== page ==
John Daly is a thoroughly self-destructive man. When he becomes upset, and this does not appear to be an infrequent occurrence, he responds by hurting himself as opposed to hurting others. He has trashed numerous hotel rooms, and even, after a fight with one of his wives, wrecked his own house. What these damages ended up costing him I cannot fathom.
The most disturbing element of his war on self, even more deleterious than his gambling, is the nature of his romantic relationships with women. Daly appears to be one of the few men who never heard the phrase and warning, "so if we get married, and it doesn't work out then she gets half of my stuff." Despite widespread knowledge of the way in which men, particularly wealthy men, are economically and spiritually destroyed by our civil court system, he decides to get married not once but an astounding four times. He is a gold digger's dream as he is incapable of learning from his mistakes. Daly may want to be called, The Lion, but to materialistic women everywhere he will always be known as "The Mark." He's the sucker they've been fantasizing about since they were old enough to pronounce the angelic word "Nordstrom's."
It is in this interpersonal area where his masochism is irrefutable. We know that he is perfectly aware of the pathology behind his matrimonial unions as he named one of his chapters, "All My Exes Wear Rolexes," but his cognizance has not altered his behavior. He is ripped off time and again by women who discard him as soon as they have put in the court mandated days for pension and earning vestment. One of his wives leaves him while he is on tour while another filed their divorce papers as he lay prone upon a hospital bed. Another, he went ahead and married despite the fact that he knew she had lied to him about her age, marital status, and that she had a child from her existing marriage. He disregarded her past fabrications as if they were warnings stamped upon a cigarette carton.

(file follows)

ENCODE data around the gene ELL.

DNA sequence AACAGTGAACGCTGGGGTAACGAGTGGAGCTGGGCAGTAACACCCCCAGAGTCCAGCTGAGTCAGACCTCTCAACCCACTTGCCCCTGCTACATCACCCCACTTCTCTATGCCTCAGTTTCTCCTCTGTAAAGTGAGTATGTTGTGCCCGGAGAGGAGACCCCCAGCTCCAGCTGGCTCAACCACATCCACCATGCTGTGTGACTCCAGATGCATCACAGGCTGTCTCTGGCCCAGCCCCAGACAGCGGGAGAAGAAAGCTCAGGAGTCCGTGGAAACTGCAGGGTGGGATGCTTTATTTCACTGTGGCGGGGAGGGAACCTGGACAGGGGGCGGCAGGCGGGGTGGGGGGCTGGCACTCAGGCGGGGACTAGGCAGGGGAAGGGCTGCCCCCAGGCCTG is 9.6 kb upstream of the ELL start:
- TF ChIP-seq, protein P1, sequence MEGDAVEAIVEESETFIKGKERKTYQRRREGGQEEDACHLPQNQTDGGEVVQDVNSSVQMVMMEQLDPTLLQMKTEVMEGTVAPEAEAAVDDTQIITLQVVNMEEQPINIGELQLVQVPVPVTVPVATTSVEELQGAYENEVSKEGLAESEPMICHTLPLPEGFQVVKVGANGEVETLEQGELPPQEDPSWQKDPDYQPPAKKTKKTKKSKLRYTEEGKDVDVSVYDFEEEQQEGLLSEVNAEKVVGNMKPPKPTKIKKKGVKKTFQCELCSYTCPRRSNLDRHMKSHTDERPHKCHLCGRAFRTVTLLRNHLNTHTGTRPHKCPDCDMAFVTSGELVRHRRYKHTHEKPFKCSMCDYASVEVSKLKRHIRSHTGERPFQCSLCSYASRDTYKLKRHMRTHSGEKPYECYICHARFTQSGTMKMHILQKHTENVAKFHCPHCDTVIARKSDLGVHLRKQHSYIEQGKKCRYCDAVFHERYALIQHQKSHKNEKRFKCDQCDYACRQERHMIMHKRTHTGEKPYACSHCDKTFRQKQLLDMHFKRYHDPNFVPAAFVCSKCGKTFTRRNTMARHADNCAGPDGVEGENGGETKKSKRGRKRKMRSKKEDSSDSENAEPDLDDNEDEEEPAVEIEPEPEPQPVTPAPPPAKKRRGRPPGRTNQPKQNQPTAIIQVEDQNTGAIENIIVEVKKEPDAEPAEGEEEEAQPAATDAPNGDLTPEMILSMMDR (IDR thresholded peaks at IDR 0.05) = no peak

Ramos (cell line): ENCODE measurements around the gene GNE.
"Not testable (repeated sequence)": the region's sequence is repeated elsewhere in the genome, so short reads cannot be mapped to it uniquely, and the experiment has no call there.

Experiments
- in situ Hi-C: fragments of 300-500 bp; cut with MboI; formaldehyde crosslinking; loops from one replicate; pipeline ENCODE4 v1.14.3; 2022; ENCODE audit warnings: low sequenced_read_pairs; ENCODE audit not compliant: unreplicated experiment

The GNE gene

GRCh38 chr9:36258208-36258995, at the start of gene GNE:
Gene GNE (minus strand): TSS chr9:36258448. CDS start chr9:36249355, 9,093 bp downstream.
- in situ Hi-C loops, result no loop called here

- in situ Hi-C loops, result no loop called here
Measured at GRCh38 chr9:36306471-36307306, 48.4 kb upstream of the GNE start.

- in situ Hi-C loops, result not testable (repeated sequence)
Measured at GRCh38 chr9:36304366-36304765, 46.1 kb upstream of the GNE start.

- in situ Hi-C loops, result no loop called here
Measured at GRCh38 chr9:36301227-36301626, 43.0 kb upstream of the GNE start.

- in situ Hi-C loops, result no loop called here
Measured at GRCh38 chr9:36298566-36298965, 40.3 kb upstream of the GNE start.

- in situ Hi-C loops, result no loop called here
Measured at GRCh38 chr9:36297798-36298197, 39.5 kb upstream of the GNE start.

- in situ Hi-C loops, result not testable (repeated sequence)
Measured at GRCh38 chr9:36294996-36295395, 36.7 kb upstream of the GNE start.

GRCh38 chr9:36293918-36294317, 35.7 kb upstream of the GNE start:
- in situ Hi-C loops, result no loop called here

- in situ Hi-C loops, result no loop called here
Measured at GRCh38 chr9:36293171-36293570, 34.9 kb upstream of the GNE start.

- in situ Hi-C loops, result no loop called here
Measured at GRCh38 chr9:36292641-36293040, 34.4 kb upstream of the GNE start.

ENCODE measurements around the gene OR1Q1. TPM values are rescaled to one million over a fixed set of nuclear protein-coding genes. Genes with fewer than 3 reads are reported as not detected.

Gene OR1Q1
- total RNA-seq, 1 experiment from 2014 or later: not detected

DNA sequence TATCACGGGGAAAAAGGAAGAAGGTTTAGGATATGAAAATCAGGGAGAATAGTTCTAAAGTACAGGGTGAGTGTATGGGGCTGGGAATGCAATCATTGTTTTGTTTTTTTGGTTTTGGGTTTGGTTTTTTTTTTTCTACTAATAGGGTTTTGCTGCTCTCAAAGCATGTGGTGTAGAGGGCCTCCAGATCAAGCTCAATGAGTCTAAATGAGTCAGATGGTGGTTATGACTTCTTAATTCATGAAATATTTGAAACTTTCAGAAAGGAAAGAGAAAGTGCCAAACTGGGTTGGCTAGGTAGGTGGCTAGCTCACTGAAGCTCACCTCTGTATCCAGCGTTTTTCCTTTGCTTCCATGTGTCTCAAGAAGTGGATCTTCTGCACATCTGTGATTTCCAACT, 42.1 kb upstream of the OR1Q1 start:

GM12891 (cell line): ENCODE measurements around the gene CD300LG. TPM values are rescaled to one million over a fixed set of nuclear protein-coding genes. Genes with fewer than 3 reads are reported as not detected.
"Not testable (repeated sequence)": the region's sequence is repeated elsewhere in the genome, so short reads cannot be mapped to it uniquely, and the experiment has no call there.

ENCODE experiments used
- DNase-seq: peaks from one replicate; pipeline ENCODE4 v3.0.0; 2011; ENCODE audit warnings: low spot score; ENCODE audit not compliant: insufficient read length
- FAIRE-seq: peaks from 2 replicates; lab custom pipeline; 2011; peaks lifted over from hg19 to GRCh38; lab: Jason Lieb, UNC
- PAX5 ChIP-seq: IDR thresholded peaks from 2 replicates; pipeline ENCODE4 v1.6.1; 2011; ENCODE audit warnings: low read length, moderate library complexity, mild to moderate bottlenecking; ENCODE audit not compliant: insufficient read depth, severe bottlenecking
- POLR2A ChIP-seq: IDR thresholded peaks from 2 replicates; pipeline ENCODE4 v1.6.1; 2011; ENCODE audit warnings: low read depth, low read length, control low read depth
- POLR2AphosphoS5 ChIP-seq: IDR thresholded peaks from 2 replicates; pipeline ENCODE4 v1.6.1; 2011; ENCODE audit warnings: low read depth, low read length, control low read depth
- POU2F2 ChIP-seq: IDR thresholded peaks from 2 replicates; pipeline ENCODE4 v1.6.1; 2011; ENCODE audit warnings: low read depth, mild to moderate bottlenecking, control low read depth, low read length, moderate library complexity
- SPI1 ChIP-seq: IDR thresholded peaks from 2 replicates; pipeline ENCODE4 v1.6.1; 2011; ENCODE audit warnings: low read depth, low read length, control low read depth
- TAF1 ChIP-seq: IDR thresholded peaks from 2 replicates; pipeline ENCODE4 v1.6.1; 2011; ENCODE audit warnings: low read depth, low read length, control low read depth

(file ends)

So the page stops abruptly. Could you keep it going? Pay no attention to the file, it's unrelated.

Daly's present wife, the love of his life, has recently been convicted of a felony and was serving a five-month prison sentence at the time the book was written. His reaction to her incarceration can be summed up in another chapter title, "Stand By Your Women," which is exactly what he's doing. Although, the only thing for certain is that if it had been him who committed the crime she'd be standing by her lawyer.
All of these blunders should not amount to our being over-sympathetic towards the author as he is an adult who has made his own willful choices. He may be naïve and ignorant but he is not stupid. These recurring disasters have been inflicted and enabled by his own mind. They are psychologically satisfying to him in a way to which the rest of us cannot easily relate. He rebelled whenever friends, family, sponsors, doctors, and society tried to change him which means that he will remain uneven and unfinished forever. The only consolation is that, when the final tallies are penciled onto the scorecard, the only person he's ever really hurt is himself.Bernard Chapin is a Chicago based writer and one time winner of the Moveon.org "He's the Real Liberal" award. You can contact him at email@example.com.
Buy My Life in and Out of the Rough at Amazon.com for only $16.35 (37 per cent off)
Get weekly updates about new issues of ESR!